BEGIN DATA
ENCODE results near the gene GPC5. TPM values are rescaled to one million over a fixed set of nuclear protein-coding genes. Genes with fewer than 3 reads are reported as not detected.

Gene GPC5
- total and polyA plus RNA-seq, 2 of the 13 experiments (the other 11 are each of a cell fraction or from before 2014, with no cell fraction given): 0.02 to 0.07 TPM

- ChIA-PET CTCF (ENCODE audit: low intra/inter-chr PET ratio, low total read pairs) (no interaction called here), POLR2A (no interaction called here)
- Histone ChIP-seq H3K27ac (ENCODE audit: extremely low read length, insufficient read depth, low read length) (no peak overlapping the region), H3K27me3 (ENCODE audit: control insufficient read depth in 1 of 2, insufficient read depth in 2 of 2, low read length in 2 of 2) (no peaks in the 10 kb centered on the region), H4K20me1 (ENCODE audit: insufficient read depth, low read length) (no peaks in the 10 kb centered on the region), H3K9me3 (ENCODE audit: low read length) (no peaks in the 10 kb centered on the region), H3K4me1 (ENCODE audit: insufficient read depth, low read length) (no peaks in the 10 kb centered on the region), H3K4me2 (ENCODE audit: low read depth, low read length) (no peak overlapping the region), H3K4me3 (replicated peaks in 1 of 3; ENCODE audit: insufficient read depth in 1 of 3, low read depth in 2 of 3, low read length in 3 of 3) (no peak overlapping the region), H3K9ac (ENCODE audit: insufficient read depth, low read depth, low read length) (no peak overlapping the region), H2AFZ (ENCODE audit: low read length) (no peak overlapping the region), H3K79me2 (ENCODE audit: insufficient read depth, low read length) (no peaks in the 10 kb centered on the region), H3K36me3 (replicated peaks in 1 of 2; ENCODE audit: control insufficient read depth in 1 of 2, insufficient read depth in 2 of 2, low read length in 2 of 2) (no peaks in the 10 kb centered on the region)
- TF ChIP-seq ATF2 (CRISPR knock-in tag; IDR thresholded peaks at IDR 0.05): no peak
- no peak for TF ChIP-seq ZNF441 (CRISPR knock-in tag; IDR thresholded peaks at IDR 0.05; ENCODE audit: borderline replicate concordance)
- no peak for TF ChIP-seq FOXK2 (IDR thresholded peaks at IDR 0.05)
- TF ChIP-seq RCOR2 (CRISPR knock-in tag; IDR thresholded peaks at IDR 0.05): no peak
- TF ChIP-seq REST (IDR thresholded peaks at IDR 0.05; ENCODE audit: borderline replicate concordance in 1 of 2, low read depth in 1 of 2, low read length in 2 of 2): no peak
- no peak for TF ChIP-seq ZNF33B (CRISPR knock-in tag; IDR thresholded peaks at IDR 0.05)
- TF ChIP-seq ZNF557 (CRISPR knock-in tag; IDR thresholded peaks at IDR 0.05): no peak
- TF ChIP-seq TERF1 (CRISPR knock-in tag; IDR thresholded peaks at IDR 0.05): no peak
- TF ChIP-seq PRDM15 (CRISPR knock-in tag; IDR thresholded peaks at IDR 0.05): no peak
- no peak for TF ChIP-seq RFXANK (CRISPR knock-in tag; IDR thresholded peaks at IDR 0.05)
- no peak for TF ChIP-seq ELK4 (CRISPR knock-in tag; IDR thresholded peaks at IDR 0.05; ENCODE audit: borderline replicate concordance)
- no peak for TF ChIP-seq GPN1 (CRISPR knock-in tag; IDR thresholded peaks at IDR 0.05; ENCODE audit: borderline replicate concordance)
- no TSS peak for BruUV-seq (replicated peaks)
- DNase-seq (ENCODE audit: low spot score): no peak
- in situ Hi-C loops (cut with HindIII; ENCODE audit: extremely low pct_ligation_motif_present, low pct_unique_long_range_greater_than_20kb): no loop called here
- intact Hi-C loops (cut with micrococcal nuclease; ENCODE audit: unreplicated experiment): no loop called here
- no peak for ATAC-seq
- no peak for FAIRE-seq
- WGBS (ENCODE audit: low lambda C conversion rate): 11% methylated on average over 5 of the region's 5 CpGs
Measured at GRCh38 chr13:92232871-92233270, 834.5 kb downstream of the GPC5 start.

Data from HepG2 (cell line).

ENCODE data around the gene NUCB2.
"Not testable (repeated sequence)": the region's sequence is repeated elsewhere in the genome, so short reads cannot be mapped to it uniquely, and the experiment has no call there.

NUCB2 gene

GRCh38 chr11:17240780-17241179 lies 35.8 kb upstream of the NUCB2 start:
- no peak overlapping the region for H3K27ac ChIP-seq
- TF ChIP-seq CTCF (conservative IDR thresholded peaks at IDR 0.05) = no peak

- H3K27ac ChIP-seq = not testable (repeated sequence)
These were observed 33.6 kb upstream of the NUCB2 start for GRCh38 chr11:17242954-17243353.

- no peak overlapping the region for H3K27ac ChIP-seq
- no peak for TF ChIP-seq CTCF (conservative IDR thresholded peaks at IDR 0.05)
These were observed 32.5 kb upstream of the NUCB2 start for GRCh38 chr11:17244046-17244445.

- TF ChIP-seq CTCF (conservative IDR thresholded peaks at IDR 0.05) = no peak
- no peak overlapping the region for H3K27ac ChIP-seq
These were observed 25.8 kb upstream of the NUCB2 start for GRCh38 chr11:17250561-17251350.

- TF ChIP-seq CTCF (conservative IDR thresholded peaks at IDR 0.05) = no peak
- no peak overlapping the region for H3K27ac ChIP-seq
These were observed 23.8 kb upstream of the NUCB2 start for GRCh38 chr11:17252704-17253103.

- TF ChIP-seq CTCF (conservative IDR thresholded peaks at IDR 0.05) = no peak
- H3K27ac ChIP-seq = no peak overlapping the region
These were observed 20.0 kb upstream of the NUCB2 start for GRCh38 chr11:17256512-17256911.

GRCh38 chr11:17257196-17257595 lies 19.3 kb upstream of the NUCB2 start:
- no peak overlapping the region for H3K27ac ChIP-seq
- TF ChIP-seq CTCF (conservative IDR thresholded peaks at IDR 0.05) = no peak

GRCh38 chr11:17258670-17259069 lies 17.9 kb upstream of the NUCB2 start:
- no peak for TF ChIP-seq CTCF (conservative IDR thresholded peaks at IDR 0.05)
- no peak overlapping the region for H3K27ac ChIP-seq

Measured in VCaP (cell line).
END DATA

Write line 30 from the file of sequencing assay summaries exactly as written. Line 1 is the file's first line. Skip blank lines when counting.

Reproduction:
GRCh38 chr11:17240780-17241179 lies 35.8 kb upstream of the NUCB2 start: